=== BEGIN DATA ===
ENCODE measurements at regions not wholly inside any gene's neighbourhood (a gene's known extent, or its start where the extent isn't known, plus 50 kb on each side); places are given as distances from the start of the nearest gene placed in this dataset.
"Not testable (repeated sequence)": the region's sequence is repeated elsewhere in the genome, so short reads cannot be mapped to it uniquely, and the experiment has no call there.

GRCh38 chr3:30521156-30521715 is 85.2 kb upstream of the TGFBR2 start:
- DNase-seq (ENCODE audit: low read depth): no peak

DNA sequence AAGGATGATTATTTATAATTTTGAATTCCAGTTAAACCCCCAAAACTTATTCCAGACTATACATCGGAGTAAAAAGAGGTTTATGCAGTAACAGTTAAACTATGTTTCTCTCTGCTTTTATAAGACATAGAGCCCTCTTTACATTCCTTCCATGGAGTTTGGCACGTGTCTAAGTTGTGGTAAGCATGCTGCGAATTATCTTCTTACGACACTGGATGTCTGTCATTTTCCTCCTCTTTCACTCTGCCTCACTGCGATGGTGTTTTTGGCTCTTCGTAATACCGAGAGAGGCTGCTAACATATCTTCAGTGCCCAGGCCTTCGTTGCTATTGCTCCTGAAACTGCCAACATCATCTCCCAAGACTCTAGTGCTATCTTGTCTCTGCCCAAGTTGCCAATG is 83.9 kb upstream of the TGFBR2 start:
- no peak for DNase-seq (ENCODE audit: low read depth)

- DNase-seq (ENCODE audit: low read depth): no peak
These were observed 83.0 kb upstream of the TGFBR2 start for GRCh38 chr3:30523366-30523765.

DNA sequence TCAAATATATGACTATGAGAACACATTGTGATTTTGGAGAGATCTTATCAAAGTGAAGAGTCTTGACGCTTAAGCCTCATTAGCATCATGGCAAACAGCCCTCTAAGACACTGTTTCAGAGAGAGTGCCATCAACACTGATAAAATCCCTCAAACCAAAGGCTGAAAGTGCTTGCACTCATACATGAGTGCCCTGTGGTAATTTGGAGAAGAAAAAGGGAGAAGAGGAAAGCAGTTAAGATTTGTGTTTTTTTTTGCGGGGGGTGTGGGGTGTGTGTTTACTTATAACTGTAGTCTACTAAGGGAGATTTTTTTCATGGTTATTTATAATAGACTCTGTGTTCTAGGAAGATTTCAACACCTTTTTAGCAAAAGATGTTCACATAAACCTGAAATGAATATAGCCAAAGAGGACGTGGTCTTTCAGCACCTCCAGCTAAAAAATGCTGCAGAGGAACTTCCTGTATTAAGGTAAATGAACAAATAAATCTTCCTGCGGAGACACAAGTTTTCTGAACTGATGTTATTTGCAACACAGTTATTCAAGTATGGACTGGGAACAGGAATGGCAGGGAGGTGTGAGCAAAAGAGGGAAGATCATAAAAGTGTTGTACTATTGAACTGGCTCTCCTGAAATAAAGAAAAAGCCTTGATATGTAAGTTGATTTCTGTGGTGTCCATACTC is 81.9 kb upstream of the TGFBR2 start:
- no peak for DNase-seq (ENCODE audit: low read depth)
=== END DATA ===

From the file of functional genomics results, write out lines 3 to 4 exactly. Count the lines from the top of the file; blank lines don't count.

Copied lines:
GRCh38 chr3:30521156-30521715 is 85.2 kb upstream of the TGFBR2 start:
- DNase-seq (ENCODE audit: low read depth): no peak